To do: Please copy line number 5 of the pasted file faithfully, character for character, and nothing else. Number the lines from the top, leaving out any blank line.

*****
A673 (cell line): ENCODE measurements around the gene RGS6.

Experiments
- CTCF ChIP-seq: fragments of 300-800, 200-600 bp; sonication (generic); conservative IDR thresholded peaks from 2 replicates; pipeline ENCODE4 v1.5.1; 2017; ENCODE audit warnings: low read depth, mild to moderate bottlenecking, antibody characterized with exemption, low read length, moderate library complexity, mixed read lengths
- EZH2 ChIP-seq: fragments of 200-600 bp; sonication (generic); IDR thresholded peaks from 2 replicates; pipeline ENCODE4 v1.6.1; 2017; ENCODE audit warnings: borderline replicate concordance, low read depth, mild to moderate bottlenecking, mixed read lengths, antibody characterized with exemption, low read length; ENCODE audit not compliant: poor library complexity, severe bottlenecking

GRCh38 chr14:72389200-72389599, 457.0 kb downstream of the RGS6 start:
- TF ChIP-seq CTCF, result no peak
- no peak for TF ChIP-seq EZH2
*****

GRCh38 chr14:72389200-72389599, 457.0 kb downstream of the RGS6 start: